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Swedish company Northvolt raises $2.75B to accelerate European battery production

Swedish battery developer and manufacturer Northvolt AB has raised $2.75 billion in capital as it prepares to ramp up to an annual production capacity of 150 GWh in Europe by 2030.

The funding round – Northvolt’s largest thus far – was co-led by existing investors Goldman Sachs and Volkswagen, and new investors including the Swedish pension funds AP1-4, and OMERS, one of Canada’s largest pension plans. AMF, ATP, Baillie Gifford, Baron Capital Group, Bridford Investments Limited, Compagnia di San Paolo through Fondaco Growth, Cristina Stenbeck, Daniel Ek, IMAS Foundation, EIT InnoEnergy, Norrsken VC, PCS Holding, Scania and Stena Metall Finans also participated in the raise.

Volkswagen’s investment came to €500 million ($620 million), the OEM said Wednesday, maintaining its 20% stake in the battery manufacturer.

CNBC reported that Northvolt’s valuation now stands at $11.75 billion. The company declined to comment on the specific valuation figure to TechCrunch.

Northvolt has already scored major deals with automakers like Volkswagen and BMW. In July 2020, the company inked a $2.3 billion contract with BMW for batteries; more recently in March, Volkswagen put in a $14 billion order over a ten-year period. The two deals bring Northvolt’s total contracts to $27 billion. Other notable customers include Swedish heavy duty truck manufacturer Scania and energy storage company Fluence.

This brings Northvolt’s total raised to more than $6.5 billion since the company was founded in 2016. The manufacturer’s first gigafactory in Skellefteå, Sweden, will be expanded from 40 GWh to 60 GWh, in part due to increased demand from the Volkswagon order, the company said in a statement. That facility will commence production later in 2021.

Northvolt’s overarching plan is to ramp up to at least 150 GWh of annual battery production across Europe by 2030. To meet this massive target, the company is considering at least two additional gigafactories, including one in Germany.

Northvolt is one of Europe’s largest battery manufacturers. Company shareholder EIT InnoEnergy said in a statement Wednesday that the funding is key to Europe achieving its Green Deal objectives, which includes creating a European battery value chain.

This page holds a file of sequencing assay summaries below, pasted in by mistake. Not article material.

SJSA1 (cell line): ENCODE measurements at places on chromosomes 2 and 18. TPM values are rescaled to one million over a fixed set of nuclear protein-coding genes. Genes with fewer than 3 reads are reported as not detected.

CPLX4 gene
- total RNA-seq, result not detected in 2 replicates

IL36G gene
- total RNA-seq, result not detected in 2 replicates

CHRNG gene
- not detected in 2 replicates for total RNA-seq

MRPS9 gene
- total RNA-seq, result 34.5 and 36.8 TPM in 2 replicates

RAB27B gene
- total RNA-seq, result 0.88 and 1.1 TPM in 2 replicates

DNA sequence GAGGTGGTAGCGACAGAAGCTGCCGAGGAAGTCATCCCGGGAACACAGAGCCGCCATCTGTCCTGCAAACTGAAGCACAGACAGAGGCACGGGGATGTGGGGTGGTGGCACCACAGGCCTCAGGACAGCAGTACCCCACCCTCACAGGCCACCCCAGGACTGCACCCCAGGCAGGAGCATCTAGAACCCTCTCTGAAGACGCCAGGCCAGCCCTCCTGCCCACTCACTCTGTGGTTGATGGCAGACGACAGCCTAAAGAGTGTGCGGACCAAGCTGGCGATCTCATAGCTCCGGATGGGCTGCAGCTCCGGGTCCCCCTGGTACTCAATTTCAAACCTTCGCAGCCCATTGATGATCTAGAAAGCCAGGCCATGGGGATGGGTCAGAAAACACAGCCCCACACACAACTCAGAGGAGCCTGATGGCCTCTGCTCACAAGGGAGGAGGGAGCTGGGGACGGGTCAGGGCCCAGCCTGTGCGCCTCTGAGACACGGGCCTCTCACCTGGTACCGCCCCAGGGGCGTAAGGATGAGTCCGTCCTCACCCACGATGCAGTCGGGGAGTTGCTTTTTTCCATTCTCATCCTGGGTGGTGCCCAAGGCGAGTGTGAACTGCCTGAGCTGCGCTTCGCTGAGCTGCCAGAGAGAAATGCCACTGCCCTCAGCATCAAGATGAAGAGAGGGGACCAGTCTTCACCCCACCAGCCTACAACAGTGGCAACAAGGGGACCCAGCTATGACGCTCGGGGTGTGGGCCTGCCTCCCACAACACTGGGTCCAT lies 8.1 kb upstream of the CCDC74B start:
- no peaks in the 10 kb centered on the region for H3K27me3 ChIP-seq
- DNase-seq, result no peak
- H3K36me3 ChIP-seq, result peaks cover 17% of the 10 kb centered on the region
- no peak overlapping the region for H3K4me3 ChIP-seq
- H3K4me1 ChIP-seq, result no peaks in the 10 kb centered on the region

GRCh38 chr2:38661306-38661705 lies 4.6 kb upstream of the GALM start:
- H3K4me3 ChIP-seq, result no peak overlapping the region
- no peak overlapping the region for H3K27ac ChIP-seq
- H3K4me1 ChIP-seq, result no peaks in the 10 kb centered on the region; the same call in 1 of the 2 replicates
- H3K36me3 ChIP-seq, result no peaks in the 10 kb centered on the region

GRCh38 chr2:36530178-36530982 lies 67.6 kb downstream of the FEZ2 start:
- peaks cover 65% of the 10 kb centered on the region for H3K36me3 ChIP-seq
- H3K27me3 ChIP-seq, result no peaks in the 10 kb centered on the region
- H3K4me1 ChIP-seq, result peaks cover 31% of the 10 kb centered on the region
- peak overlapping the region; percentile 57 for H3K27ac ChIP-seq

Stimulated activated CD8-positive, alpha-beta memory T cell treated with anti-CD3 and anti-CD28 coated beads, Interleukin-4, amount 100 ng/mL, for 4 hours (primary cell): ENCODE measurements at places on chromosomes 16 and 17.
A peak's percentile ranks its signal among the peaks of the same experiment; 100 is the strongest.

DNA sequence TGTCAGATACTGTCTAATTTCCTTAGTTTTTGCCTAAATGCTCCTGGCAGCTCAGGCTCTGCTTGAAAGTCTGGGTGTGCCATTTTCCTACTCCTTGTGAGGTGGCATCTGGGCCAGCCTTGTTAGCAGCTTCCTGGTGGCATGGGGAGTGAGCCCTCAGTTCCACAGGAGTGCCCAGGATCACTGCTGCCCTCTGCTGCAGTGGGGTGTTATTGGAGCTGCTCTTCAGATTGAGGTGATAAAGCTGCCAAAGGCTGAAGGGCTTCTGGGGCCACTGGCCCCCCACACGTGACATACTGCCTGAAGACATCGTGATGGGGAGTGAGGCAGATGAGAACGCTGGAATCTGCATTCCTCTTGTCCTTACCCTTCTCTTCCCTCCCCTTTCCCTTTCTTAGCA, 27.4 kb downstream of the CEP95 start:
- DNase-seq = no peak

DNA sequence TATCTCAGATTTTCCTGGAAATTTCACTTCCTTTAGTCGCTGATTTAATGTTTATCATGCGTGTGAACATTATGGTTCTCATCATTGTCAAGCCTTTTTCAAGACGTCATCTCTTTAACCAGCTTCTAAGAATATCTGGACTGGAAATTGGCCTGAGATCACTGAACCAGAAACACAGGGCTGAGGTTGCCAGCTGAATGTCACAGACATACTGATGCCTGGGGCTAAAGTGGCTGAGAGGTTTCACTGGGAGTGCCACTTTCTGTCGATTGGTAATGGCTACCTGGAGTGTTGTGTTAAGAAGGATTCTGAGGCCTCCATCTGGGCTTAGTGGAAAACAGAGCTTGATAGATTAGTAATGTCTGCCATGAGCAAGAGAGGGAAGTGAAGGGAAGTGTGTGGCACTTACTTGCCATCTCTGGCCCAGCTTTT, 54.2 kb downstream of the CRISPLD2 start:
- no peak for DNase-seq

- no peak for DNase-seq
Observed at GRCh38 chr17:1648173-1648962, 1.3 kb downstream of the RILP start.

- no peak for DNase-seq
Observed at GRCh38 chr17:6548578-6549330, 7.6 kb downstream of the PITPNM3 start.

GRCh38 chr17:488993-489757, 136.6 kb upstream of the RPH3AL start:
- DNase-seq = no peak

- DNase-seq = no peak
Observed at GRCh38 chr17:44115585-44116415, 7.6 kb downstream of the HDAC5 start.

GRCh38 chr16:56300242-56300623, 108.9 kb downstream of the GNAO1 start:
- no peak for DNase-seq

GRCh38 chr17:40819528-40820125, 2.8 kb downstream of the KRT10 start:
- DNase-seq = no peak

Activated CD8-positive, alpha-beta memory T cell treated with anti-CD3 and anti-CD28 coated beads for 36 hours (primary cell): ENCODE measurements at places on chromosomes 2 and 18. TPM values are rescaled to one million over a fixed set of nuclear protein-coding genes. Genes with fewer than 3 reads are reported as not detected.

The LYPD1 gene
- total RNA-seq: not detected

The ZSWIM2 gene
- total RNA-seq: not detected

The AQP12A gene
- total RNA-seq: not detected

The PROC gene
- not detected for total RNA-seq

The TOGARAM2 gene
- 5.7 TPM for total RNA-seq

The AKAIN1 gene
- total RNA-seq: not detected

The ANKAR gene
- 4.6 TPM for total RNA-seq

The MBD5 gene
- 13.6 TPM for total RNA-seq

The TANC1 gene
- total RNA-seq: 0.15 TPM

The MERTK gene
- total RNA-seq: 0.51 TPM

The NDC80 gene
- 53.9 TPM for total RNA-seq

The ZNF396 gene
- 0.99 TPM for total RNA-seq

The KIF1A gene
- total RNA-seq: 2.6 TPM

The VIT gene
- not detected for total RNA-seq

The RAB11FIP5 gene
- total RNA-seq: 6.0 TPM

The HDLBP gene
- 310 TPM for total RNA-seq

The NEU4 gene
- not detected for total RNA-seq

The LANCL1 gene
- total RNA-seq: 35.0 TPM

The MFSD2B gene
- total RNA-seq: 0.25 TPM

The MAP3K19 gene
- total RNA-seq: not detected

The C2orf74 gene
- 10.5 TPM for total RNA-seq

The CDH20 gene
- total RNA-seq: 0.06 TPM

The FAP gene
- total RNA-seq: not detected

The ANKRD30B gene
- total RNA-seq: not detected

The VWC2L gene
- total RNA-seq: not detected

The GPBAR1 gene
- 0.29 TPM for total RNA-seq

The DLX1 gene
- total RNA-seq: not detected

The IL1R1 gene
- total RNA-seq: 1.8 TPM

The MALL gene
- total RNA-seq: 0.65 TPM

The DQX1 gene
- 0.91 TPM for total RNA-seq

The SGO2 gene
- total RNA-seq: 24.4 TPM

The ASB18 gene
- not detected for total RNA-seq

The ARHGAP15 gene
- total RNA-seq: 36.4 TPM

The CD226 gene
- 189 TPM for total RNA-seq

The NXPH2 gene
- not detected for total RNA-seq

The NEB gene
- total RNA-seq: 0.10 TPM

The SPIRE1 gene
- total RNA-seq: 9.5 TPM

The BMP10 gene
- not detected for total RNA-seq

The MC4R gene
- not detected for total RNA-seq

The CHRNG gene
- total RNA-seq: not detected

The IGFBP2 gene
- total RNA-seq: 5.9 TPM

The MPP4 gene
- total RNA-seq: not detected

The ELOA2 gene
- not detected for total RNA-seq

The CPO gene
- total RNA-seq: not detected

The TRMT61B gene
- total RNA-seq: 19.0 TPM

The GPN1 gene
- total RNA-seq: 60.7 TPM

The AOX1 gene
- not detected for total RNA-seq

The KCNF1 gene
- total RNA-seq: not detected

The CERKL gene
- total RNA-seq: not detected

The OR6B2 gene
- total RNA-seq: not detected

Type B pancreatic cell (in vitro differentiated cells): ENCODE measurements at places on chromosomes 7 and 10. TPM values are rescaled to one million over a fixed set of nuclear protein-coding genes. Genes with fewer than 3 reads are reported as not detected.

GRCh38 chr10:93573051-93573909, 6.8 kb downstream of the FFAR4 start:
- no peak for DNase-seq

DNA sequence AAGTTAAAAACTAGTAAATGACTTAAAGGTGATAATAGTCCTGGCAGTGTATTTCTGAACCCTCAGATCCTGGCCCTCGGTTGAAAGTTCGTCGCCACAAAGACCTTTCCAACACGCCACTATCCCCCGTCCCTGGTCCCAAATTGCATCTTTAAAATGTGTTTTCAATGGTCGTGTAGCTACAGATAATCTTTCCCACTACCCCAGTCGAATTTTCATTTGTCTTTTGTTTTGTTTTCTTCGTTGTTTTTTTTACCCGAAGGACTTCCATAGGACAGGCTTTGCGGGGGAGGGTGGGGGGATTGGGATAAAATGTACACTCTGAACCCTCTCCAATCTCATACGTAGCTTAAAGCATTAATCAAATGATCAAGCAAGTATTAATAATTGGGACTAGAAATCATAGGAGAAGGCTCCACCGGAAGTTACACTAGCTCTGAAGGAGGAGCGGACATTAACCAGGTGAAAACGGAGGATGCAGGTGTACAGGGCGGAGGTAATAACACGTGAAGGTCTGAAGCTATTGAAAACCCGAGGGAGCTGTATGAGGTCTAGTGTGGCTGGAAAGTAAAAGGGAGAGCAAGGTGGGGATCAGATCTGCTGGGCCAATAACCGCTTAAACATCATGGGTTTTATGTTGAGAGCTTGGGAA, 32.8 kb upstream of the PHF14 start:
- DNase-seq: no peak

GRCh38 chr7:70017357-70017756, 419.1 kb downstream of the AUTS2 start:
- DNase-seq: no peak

The Swedish company aims to distinguish itself from other battery manufacturers by producing batteries using renewable energy for the manufacturing process. Northvolt says its batteries have an 80% lower carbon footprint than those made with coal power. It also recycles batteries in-house and reuses the raw materials in its production process.

Carlyle acquires 1E.com, an endpoint and hybrid working specialist, in $270M deal

Remote work was the order of the day in the past 16 months, but as we (fingers crossed) move out of the pandemic, it’s looking like a lot of people may move into a new era of hybrid work: less focus being present in offices to feel like you are getting things done, less time commuting, and more time to be productive. To help better address that opportunity, a company called 1e, which builds solutions for companies to enable hybrid working along with managing the wider space of endpoint management, has been acquired by Carlyle on the heels of a strong year of business.

The private equity firm has picked up the London-based company in a $270 million deal.

The acquisition is coming in the form of a majority stake with CEO and co-founder Sumir Karayi maintaining a significant minority stake, along with employees of the company. The firm is completely bootstrapped — no outside investors, no VCs on the cap table prior to this deal — and profitable, with growth of 28% in the last year.

The birth and now exit of 1e is an interesting counterpoint to that of most of the enterprise startups that you will read about on the pages of TechCrunch, or maybe in tech press overall.

The company was started in 1997 when Karayi and co-founders Phil Wilcock and Mark Blackburn were at Microsoft working as in-house consultants helping enterprises adopt and adapt to Microsoft software. Karayi decided he wanted to start something of his own, rather than, in his words, “working for Microsoft forever.”

Given his background, his business started first as a consultancy, but he said that it didn’t take long to pivot, since “We realized that the problems we were looking to solve we needed to build technology to do that, so we started to write our own software.”

The company got its start as a Microsoft shop, building endpoint technology management, along with tools to help companies manage their computer terminals and networks better. That included products like NightWatchman, a power management tool for PCs and servers that helped save energy consumption for businesses; Nomad, a bandwidth management tool that helps reduce server usage; and Shopping, a platform for companies to build app-store-like experiences for internal employees or customer-facing tools.

Over time — years before the Covid-19 pandemic — that also evolved into software to enable hybrid working environments, which were already emerging as a thing and already posing challenges to businesses and users.

“The challenge was that remote working was a second-class experience,” he said, with technical support, software usage, network connectivity, device issues and just about everything harder to sort out when problems arose for workers not working in the office. So 1e — a play on the last two characters of the error message you get on a failing PC, “STOP 0x0000001E” — built software to address that, too.

Overall the company amassed some 40 patents on its technology, which now is used across more than 11 million devices among 500 large enterprise customers, including AT&T, Nestle, and a number of big banks that can’t be named.

It’s been the remote working software that has seen the company through an especially strong year — no surprise there, given the environment many of us have been working in — where businesses have been buying its tools as part of their “digital transformation” efforts, and it was this that got Karayi thinking that the company — which had largely built the business it had today on an employee base of people who just like building new things, and word-of-mouth between end users — could finally do with an outside investment and cash injection to take the business to the next level.